A Moving Trinbute

The Smithsonian Institution packs up Julia Child's famous kitchen - even the sink.

January 23, 2002|By Sara Engram | Sara Engram,SUN STAFF

CAMBRIDGE, Mass. - In her house at 103 Irving St., Julia Child is sitting at the big Norwegian pine table, reminiscing about the room that has become one of America's best-known kitchens.

"It's the beating heart of the home," she says, sipping a cup of coffee and nibbling on a well-buttered pastry.

At 89, Child is moving to a retirement community in Southern California. But the famous kitchen will be stripped to the bare plaster, carefully labeled and packed, and shipped to its new home at the Smithsonian Institution's National Museum of American History on the Mall in Washington.

The Smithsonian was a natural choice, given the indelible mark Child's long career has made on American culture, from her landmark cookbooks to the public television series that helped create the market for today's plethora of food shows. There was a personal connection as well. Child and her late husband, Paul, enjoyed a long friendship with S. Dillon Ripley, longtime head of the Smithsonian.

FOR THE RECORD - The original story had the incorrect date of Paul Child's death. It has been corrected in this story.

"This is it. ... This is where we mostly lived," she says, looking around the kitchen painted in soothing shades of green and blue. "It has in it everything I use, including my fright knife."

At that, Stephanie Hersh, her longtime assistant, pulls out a knife about a foot long, the longest in an impressive collection.

"Julia's a knife freak," she says, "and a frying pan freak."

And, in fact, there are plenty of knives and frying pans neatly displayed around the room. On both sides of the window above the sink are magnetic strips, each holding 10 knives in descending order of size. Larger pieces like the fright knife are stored separately.

Frying pans perch on pegboards covering much of the kitchen's wall space. Each has a designated spot, its shape neatly outlined by Paul Child years ago. Paul was an artist and diplomat whose love of fine food inspired his wife's passion for cooking and teaching others to cook.

They moved into this house in 1961. As her career expanded, Paul became her chief cheerleader and an indispensable helper, doing everything from washing pots and pans during cooking demonstrations to helping edit her manuscripts. He died in 1996.

The kitchen has been the setting for In Julia's Kitchen With Master Chefs, and two other public television cooking shows, the site of endless recipe testing for her many books and countless cook-fests with celebrity chefs, friends and fellow foodophiles.

It's an eminently practical kitchen, with butcher-block counter tops installed at 38 inches to accommodate Child's 6-foot- 2-inch height. The floors are a tough, industrial vinyl. Along the length of the ceiling are two metal rods that held television lights. Inside one cabinet is a mirror installed at Child's height so she could check her makeup and hair during television tapings.

Dominating one corner is the big, six-burner Garland Commercial Range (Model 182). The stove was purchased by the Childs in 1956 before they bought this house. Julia Child describes it as "wonderful, indestructible," with a perfectly insulated oven. It also has a rarely used griddle, usually covered by a heavy aluminum cover and used as counter space.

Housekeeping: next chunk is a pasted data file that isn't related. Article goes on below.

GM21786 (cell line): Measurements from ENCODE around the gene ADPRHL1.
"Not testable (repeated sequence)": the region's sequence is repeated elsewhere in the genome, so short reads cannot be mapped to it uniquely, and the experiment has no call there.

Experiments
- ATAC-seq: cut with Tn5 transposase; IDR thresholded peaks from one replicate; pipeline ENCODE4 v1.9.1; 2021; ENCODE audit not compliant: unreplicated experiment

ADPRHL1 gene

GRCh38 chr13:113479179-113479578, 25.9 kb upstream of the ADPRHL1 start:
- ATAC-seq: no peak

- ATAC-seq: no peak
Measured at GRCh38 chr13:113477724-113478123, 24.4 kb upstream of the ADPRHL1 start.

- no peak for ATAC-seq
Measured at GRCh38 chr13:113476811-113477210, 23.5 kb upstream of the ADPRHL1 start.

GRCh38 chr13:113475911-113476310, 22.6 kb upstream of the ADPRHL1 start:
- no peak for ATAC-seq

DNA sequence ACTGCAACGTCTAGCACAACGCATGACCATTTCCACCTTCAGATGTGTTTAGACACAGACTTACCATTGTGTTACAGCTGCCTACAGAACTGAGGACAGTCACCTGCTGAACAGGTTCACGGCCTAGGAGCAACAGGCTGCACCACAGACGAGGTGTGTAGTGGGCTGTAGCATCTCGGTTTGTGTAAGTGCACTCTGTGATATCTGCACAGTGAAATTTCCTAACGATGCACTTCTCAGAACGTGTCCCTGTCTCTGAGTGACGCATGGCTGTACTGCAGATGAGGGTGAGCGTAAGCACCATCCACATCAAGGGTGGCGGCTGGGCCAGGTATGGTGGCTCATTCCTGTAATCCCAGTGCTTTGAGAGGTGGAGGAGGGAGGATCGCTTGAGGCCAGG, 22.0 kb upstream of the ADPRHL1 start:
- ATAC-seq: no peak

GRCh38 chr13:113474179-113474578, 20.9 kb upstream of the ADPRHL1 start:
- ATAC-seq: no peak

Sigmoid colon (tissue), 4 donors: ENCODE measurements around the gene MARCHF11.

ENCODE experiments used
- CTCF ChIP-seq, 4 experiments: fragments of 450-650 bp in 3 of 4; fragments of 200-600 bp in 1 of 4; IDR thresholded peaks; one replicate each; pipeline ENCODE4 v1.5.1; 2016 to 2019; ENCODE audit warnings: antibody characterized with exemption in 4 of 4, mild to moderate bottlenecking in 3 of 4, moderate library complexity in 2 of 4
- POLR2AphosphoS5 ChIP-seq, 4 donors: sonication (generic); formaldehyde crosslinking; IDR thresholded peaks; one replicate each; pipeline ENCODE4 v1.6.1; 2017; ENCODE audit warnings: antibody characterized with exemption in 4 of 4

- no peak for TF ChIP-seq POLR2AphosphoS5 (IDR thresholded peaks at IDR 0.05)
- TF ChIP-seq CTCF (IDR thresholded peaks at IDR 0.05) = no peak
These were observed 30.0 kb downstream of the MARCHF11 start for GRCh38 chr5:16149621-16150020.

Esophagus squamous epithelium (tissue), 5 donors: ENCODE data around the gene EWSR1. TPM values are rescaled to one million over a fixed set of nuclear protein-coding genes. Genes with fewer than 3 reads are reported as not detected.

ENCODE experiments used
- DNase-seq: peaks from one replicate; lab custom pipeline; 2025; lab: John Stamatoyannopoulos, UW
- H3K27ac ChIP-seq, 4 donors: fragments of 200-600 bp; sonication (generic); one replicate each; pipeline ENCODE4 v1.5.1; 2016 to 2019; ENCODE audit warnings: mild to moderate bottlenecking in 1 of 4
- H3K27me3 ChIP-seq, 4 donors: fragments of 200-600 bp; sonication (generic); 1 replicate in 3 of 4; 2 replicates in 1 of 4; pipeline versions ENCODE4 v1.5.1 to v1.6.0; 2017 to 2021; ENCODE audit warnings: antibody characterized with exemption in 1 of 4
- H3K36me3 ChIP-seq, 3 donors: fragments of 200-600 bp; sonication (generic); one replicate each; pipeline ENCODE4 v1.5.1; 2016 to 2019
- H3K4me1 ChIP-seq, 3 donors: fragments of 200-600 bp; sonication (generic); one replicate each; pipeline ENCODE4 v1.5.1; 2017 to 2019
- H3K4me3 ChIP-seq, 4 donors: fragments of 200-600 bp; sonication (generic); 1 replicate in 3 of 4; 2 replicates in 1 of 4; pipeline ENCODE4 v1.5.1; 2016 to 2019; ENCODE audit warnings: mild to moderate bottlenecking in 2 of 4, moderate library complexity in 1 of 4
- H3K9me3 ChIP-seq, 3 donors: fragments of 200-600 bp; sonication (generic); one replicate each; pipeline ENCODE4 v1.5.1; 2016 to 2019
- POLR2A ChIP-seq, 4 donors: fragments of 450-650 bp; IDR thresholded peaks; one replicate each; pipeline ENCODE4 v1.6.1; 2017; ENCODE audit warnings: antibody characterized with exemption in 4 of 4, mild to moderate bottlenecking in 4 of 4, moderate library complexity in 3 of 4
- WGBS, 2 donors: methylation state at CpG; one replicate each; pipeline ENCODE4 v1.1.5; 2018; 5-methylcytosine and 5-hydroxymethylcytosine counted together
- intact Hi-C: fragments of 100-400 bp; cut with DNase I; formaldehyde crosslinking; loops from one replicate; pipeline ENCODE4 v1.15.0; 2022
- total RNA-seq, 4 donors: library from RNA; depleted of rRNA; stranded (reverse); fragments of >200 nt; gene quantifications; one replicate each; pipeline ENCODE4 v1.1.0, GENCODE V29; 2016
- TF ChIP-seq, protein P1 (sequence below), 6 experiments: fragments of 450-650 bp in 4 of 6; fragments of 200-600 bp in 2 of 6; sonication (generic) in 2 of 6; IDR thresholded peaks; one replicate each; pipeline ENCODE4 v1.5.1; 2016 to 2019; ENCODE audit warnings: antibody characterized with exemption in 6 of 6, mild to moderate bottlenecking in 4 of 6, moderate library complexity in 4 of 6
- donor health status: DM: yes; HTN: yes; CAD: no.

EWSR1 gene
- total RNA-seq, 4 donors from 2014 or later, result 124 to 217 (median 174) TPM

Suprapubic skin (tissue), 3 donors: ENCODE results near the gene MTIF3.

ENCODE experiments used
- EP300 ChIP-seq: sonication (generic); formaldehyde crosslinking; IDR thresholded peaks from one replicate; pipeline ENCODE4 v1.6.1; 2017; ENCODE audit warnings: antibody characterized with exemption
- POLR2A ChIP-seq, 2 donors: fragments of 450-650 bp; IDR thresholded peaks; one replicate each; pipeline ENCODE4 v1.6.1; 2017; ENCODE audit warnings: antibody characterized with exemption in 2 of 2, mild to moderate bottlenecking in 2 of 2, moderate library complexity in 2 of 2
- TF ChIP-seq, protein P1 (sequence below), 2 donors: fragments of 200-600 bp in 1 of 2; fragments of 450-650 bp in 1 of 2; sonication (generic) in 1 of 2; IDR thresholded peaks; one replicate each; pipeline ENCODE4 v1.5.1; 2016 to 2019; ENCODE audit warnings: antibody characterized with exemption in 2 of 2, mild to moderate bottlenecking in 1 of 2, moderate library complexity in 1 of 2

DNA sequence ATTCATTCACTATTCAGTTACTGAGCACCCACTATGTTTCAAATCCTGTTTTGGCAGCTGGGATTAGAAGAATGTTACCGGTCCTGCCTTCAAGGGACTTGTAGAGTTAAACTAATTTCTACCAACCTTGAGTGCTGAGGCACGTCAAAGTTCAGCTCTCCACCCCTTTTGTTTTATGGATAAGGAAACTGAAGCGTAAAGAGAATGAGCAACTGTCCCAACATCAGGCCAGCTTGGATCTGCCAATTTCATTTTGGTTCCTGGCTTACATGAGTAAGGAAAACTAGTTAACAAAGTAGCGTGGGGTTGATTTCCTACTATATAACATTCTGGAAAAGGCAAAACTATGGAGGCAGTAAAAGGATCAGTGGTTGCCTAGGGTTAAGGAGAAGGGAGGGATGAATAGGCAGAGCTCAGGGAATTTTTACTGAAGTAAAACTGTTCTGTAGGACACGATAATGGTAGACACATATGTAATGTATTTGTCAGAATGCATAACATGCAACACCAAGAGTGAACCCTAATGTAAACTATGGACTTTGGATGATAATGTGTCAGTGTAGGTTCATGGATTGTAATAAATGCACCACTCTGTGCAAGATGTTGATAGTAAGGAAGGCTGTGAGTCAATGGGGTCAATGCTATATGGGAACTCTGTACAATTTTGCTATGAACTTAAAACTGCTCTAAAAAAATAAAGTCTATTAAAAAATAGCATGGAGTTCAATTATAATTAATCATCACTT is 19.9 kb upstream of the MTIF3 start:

Because many people worked in this kitchen, from Child's culinary colleagues and television crews to housesitters and cleaning people, there are Polaroid photos posted as references to clear up any confusion as to where a particular pan might hang.

The instructions for appliances are as precise as a classic Child recipe. Posted next to the garbage-disposal switch are directions for using the machine:

1. Remove sink stopper

2. Run cold water in sink

3. Start machine

4. Push food in gradually with brush

5. Do not pack or jam food into hole

6. Run 1/2 minute after grinding stops

Under the thermostat on another wall is a label for the air conditioner, with a note: "Don't turn on in winter."

The instructions may seem simplistic, but Child and Hersh have learned over the years that in such a busy kitchen it pays to be as detailed as possible.

Some people have called Child's move a "retirement," but that would be premature. She has some projects in mind - writing her memoirs, for one.

She says she will miss her friends - at least until midwinter, when she expects visitors from colder climes. But she loves the fair weather in Southern California, where she grew up, and says the fruit trees in her new garden will help make up for the smaller kitchen.

"Yes, I'll miss it," she says, looking around the kitchen. "But I'm sure I'll get used to what I have. You have to, I think."

`Team Julia'

Weeks later, the house is bustling with activity.

Two members of the Smithsonian Institution's "Team Julia" are in the kitchen, scrubbing pots and pans. In a nearby den, two others are meticulously labeling and packing items large and small from the roughly 16-foot-by-14-foot space. A photographer is finishing his documentation of the site, making a visual record of the kitchen and all its contents.

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